Thursday, August 8, 2013

[Review: Dancer, Daughter, Traitor, Spy by Elizabeth Kiem]

"Dancer, Daughter, Traitor, Spy"
Author: Elizabeth Kiem
Series: ?
Pages: 288
Genre: YA, Historical Fiction, Mystery
Date Published: August 13th, 2013
Publisher: Soho Teen
Format Read: eARC provided by publisher (via Edelweiss) for honest review


A new breed of spy novel combines classic thrills (The Americans, John Le Carre, and Alan Furst), Bolshoi intrigue, and elements of the paranormal.
Marina is born of privilege. Her mother, Sveta, is the Soviet Union's prima ballerina: an international star handpicked by the regime. But Sveta is afflicted with a mysterious second sight and becomes obsessed with exposing a horrific state secret. Then she disappears.

Fearing for their lives, Marina and her father defect to Brooklyn. Marina struggles to reestablish herself as a dancer at Juilliard. But her enigmatic partner, Sergei, makes concentration almost impossible, as does the fact that Marina shares her mother's “gift,” and has a vision of her father’s murder at the hands of the Russian crooks and con artists she thought they'd left behind. 

Now Marina must navigate the web of intrigue surrounding her mother's disappearance, her ability, and exactly whom she can—and can't—trust.

My Thoughts:

This book seriously snuck up on me.  To be honest, I picked it up because my dad always told us that our mom had been a Russian ballerina spy (which couldn't be further from the truth) and I thought it was funny that that's was what this book was about.  So, I requested it, and I couldn't be happier that I did.  It wasn't anything like what I thought it was going to be, but it was so much better.  Sure this book wasn't perfect, but I couldn't help but really like it.  Fake Russian ballerina spy mother aside.  (seriously she's not even Russian)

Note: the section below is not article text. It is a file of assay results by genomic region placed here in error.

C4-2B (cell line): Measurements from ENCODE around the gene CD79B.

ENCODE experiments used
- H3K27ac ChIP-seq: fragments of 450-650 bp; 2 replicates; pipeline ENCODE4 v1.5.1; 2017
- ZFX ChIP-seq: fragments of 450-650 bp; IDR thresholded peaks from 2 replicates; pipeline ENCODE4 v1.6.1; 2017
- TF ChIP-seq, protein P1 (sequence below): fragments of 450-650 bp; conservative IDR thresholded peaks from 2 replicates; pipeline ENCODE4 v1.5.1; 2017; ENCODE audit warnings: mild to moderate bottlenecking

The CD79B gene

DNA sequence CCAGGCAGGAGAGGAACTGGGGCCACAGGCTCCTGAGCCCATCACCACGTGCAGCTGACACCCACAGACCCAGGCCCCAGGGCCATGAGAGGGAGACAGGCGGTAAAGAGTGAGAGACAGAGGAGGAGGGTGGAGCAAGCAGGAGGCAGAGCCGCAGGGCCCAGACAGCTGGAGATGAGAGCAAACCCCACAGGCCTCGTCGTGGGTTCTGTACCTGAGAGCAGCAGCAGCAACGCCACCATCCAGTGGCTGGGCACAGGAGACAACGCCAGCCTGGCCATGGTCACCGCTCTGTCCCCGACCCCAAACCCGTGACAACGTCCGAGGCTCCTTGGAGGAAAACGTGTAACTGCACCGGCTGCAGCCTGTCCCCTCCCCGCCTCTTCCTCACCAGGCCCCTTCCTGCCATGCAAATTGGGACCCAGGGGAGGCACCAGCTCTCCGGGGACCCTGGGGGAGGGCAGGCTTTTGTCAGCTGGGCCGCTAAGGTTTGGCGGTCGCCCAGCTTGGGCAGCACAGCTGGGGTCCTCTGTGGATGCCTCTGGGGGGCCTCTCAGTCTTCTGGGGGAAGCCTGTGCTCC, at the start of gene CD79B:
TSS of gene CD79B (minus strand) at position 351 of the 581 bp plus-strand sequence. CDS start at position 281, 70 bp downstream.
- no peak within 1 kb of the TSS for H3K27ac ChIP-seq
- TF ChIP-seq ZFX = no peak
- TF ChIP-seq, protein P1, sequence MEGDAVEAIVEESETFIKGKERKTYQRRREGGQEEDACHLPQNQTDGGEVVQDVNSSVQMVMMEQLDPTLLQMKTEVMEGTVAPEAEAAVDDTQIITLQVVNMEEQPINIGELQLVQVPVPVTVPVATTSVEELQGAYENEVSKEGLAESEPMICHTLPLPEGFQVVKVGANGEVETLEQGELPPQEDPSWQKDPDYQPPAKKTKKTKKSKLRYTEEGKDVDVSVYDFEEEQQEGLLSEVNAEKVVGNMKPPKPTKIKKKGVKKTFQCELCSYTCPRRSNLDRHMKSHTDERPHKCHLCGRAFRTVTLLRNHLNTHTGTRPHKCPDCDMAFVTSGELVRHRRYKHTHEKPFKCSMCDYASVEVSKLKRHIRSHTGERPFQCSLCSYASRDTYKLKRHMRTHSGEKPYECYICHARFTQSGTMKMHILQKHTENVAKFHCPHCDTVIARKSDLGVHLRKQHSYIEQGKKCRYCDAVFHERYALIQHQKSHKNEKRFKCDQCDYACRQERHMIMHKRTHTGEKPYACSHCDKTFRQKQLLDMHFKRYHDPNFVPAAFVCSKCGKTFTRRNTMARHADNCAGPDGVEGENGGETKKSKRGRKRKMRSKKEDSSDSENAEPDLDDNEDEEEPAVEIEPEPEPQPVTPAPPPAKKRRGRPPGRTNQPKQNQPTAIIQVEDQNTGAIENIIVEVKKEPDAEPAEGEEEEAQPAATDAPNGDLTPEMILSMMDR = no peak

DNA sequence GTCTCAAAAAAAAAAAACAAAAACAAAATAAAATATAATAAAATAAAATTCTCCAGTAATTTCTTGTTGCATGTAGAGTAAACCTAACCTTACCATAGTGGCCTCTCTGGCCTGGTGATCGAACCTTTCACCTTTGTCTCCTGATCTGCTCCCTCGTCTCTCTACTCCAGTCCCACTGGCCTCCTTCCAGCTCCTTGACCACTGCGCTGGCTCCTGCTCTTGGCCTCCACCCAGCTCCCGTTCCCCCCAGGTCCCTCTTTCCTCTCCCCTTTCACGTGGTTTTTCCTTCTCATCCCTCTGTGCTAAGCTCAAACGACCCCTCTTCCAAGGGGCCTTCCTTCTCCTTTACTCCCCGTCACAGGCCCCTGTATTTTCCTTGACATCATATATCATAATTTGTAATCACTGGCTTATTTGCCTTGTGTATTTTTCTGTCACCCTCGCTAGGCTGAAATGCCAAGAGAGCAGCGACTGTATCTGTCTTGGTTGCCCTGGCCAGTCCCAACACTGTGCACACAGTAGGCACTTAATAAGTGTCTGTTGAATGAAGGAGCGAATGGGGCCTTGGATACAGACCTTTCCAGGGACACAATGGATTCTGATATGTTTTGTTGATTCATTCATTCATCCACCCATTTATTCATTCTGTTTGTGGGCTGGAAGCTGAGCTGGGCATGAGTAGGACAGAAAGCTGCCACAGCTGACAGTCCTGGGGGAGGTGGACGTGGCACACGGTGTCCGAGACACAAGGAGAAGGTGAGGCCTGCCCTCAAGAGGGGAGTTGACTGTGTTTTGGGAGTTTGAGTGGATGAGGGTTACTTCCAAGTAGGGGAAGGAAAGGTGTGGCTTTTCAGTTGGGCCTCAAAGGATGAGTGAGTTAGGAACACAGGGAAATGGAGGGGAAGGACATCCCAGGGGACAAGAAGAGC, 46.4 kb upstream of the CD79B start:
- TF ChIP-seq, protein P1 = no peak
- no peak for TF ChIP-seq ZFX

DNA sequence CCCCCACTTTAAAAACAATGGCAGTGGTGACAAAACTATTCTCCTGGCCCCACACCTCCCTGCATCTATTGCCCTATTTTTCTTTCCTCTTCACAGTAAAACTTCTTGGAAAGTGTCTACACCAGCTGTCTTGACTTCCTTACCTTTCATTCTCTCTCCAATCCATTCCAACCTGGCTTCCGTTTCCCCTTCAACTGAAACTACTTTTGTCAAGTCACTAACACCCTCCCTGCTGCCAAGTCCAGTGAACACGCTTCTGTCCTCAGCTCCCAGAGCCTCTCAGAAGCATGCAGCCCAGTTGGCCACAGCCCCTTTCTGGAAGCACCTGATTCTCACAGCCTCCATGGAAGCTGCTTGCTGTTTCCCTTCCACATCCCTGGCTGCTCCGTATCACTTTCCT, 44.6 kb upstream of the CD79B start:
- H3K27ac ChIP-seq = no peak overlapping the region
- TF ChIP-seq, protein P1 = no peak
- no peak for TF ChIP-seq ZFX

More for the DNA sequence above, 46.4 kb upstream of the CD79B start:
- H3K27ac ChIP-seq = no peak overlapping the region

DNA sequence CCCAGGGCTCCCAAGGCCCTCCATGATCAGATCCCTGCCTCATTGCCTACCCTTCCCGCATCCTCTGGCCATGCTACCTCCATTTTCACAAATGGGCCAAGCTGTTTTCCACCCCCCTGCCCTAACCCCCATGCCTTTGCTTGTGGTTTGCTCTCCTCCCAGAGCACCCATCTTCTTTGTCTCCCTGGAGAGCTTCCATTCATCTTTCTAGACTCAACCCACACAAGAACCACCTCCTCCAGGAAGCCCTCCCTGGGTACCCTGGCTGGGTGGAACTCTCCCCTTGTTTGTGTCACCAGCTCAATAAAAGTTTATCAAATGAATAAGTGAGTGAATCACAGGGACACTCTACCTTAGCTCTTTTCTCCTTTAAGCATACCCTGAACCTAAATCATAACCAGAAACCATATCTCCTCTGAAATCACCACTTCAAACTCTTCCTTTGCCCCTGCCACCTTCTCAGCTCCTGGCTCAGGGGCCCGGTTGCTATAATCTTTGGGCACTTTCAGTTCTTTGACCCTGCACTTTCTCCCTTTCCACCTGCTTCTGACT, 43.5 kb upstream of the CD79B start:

Not only is this a really cool spy novel with a dash of the supernatural, it's also has a ton of Russian history worked into it.  It's not something that I'm very familiar with and setting the book in 1982 was a brilliant play by Kiem.  It gave me a bit of a look behind the Iron Curtain before it fell.  It also gave me a feeling of impending doom.  I didn't realize how intense things were over there, even in the 80s.  I've always been fascinated with history and for someone who didn't know much about Soviet Russian this book has piqued my interest.

Once Marina's mother gets taken away and she and her father make it to New York, the pacing changes a bit, but the voice that Kiem uses pulls you along.  She shows us the grit and ugliness of New York, when most authors give us gleaming buildings and huge dreams, she gives us a gritty and dirty New York.  I have to admit that I loved her view of the streets.  

I really loved Marina's voice.  She was a girl who was used to following the rules provided by her government.  She was comfortable and well off because of her mother's gift of being a world class ballerina and she of course wanted to follow in her mother's footsteps.  The thing that neither of the women in her family counted on was the fact that they would be able to see things that no one else could.  Which is when things get messy and Marina gets pulled out of her element.  She really was a strong girl and your heart went out to her as she dealt with the world rapidly changing around her.  Her animosity towards her father, though odd, felt really authentic.  It was one of the things that reminded you that she wasn't brought up in the US.